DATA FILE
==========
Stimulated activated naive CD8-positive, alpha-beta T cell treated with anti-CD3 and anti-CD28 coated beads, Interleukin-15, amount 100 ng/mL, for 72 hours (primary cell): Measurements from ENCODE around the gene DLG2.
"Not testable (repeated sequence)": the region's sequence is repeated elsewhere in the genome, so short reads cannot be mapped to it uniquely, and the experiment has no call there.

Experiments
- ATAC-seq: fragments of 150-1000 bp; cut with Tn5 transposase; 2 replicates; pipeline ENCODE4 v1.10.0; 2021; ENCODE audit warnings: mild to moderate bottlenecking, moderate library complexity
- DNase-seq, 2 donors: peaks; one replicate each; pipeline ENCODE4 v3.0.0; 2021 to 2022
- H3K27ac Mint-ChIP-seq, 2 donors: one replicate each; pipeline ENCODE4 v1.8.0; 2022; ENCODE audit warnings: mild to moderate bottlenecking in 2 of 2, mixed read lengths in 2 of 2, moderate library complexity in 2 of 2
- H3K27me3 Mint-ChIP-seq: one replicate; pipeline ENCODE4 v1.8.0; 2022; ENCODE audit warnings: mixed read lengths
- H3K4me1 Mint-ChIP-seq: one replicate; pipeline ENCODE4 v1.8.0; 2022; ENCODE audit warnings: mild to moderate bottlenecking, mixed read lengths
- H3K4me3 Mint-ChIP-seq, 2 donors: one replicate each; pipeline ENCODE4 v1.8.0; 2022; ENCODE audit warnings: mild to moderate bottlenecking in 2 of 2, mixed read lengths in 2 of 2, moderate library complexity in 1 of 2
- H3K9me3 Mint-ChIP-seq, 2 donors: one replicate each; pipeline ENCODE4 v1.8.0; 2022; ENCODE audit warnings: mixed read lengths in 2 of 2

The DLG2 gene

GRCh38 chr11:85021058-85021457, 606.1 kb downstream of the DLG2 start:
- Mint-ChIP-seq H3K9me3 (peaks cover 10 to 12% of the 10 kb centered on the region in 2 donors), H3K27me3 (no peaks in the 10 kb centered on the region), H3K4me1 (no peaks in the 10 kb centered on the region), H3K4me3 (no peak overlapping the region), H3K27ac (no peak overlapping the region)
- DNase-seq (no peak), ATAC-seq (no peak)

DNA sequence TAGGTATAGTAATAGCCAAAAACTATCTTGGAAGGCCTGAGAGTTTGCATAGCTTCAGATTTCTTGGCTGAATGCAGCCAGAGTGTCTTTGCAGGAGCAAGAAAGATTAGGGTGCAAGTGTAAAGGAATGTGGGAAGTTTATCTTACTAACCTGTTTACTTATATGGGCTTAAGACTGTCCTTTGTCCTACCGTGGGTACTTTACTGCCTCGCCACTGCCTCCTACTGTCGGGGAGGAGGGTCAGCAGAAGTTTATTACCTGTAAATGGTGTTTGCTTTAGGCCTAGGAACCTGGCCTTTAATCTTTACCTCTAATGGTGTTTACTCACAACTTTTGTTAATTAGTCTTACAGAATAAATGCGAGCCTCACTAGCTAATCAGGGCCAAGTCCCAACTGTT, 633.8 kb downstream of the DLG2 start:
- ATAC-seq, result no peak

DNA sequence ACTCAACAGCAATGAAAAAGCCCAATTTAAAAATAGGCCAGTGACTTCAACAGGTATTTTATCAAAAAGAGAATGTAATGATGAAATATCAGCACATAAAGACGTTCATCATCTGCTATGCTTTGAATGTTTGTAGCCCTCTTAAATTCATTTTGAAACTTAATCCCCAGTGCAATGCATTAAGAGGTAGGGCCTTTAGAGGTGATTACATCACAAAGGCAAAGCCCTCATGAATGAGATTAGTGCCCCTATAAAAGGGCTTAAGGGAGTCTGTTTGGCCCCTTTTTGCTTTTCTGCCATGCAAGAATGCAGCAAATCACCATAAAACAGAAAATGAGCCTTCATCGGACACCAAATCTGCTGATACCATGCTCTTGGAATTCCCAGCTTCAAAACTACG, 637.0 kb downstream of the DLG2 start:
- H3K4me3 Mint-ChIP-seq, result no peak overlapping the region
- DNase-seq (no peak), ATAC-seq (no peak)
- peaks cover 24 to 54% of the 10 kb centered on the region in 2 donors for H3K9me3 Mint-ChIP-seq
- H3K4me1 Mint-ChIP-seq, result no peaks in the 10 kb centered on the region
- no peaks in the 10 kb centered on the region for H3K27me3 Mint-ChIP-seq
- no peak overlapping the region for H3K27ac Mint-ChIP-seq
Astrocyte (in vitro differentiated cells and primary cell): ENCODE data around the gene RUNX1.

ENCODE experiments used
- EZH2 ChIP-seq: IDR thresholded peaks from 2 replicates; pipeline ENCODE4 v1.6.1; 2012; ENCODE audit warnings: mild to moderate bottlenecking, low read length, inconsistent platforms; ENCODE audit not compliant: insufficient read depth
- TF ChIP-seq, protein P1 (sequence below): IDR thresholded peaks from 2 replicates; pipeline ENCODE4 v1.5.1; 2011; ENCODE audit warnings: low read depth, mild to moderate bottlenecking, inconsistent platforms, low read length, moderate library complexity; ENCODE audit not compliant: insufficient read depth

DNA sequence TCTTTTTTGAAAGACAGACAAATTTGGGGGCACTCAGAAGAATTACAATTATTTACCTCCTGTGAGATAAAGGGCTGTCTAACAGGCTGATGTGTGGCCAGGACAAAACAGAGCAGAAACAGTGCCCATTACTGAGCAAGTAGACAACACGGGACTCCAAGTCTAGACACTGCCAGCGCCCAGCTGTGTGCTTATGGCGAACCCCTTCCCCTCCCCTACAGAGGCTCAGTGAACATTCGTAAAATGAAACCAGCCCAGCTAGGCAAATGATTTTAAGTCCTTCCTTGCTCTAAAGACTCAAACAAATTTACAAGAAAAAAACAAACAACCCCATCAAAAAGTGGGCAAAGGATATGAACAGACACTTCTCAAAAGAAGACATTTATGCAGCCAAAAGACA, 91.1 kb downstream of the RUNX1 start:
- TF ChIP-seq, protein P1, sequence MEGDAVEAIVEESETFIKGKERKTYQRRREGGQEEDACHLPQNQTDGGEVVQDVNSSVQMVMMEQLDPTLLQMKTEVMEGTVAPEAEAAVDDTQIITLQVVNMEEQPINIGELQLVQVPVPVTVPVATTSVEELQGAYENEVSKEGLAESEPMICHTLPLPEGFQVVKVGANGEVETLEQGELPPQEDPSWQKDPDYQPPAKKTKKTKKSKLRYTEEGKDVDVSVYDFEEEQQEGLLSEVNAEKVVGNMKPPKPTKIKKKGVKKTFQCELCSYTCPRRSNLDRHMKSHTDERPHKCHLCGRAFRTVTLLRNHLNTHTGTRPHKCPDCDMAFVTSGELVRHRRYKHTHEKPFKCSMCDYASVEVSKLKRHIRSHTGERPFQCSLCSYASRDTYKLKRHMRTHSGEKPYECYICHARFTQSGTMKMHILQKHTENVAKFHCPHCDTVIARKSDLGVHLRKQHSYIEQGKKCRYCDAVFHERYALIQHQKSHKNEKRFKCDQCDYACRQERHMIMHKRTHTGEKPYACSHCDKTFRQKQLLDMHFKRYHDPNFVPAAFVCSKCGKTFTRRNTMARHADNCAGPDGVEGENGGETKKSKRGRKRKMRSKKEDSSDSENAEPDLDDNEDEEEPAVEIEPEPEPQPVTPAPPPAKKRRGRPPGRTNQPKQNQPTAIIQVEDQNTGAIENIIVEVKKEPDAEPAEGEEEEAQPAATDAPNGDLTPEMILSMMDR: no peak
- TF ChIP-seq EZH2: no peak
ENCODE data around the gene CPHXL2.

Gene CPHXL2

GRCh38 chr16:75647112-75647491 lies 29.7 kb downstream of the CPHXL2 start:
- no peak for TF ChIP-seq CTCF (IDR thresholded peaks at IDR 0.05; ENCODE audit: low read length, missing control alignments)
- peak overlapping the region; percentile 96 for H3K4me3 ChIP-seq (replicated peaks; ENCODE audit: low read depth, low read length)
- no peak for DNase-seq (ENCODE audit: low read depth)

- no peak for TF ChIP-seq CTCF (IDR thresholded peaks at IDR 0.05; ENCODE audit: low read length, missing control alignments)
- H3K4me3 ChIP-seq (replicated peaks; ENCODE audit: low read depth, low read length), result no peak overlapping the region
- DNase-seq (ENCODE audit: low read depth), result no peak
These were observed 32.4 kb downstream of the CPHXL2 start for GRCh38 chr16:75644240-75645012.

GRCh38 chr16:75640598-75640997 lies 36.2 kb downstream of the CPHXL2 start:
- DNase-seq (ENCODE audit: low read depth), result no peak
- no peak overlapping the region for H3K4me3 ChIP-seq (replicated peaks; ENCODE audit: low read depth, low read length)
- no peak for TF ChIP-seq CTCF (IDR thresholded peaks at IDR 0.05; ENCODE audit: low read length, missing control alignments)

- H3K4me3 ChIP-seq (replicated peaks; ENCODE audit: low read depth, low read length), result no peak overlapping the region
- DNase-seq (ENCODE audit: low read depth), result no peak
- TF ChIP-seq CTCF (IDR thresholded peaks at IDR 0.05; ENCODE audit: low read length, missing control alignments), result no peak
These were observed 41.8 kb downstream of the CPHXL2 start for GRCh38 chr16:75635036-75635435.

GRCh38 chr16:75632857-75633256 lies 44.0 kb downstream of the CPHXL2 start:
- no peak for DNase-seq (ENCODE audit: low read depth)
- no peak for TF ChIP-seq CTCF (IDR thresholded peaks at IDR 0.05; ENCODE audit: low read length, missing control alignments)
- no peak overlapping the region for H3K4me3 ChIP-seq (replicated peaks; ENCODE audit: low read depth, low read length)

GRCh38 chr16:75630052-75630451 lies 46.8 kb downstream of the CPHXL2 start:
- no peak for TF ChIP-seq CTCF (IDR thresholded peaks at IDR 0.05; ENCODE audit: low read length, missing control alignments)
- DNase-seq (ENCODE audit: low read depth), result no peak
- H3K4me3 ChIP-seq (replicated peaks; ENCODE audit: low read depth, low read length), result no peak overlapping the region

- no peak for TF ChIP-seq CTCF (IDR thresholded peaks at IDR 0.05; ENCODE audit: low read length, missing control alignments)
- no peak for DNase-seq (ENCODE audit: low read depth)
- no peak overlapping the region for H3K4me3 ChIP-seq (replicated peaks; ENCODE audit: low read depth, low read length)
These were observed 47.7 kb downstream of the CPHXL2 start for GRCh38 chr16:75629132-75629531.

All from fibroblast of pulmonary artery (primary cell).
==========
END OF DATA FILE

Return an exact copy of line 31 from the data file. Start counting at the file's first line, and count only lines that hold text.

ENCODE data around the gene CPHXL2.